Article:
“If you correct your mind, the rest of your life will fall into place.” —Lao Tzu

I am not a perfect person and definitely not a perfect parent. Just ask my two teenage kids. The horror stories they can tell of the moments I’ve screwed up could fill a library. As we all know, this last year began a new journey for the world. We still don’t have a “normal,” even though much of life is back into an ebb and flow. I stumbled across this quote in a Target bathroom of all places. Standing there washing my hands and humming “Happy Birthday” to myself twice so I cleaned thoroughly (COVID change in action), I saw a sticker on the mirror.

“If you correct your mind, the rest of your Iife will fall into place.” —Lao Tzu, Philosopher.

At first I laughed because the bathroom can’t be where people do philosophical thinking while washing their hands for the appropriate period of time. “Don’t be bored while you wash! Become a philosopher!” What I didn’t anticipate was the long-term imprint these words would have. A few days later, as I was struggling with my teenagers about their attitudes in life, Lao Tzu came to mind.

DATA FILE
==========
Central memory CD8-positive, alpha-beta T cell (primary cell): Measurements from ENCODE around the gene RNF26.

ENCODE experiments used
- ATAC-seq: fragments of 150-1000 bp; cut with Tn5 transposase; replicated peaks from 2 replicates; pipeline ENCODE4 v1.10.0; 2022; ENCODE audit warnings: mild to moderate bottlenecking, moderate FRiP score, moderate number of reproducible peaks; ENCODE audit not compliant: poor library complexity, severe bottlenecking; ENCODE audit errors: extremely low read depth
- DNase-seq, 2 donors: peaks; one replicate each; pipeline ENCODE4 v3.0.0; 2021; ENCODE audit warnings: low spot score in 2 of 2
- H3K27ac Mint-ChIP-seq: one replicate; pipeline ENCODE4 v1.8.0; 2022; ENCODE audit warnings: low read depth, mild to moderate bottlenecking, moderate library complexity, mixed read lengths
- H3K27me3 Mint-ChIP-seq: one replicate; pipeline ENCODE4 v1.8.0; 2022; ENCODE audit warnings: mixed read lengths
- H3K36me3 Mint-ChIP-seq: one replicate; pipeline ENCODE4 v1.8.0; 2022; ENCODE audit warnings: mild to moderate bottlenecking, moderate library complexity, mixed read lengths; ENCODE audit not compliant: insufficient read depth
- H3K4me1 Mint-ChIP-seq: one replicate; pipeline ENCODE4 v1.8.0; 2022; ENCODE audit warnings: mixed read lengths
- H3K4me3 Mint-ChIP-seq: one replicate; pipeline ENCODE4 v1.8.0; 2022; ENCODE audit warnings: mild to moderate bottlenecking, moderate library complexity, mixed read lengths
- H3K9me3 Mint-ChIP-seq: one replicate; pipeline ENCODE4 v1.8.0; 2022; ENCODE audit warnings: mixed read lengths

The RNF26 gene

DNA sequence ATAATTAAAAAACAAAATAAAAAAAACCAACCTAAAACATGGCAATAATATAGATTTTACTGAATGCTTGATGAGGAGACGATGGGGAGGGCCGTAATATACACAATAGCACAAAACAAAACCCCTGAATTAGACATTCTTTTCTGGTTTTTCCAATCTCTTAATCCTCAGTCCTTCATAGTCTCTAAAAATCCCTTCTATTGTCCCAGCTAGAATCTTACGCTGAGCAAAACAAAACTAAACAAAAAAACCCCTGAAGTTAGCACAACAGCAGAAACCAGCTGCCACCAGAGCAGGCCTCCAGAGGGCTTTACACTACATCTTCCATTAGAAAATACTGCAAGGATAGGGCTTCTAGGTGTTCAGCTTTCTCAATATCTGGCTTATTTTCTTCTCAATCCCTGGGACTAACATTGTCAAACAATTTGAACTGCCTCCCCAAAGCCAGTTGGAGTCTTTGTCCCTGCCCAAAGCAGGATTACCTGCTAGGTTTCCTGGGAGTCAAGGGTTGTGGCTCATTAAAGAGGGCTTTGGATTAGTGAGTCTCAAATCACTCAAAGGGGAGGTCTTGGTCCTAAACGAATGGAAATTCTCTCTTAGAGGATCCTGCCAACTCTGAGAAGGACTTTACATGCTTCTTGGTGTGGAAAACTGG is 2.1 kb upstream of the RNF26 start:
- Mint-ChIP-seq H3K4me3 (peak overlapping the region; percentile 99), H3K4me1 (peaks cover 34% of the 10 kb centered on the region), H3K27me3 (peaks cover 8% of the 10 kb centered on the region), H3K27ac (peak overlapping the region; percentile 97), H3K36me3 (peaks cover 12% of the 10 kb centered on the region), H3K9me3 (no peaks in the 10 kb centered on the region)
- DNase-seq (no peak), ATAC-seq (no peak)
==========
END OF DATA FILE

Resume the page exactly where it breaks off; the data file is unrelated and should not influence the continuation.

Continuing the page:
Suddenly I was the brilliant one helping them discover that I’m not the only one that alludes to the fact that we are in charge of our reactions to situations. Granted they didn’t seem to appreciate Lao Tzu’s perspective on being happy since I took away their electronics until chores were done, but parenting isn’t all wins.

Lao Tzu came back to haunt me personally because after my speech to my kids, I was sitting down in front of my grad school schedule worrying. I was not even a little Zen in that moment when once again, Lao Tzu came to mind. I was looking at thousands of pages needing read, dozens of assignments needing completed and more discussion posts than I could count… but I wasn’t seeing the real big picture and I definitely wasn’t seeing my own responsibility in my reaction. All I could see was the impossibility of managing it all.

Then Lao hit me. In that moment I chose to recognize the long journey of graduate school and take the pile of work one page at a time with a new focus. Gratitude that I am getting my Masters and peace knowing the hard work will be worth it when I’m able to change the world in the future. Since then I’ve been able to view each assignment as a step towards my purpose instead of a burden I’m having to bear. So what in your world needs  a mind correction? What perspective change will bring you peace, hope and purpose once again? Think about it and pay attention to the stickers in the Target bathroom… they are full of life lessons I didn’t know I needed.

Sarah Deats

Sarah Deats is a Behavioral Health Technician at RI International and the Hope Inc. Stories Inspiration Engineer.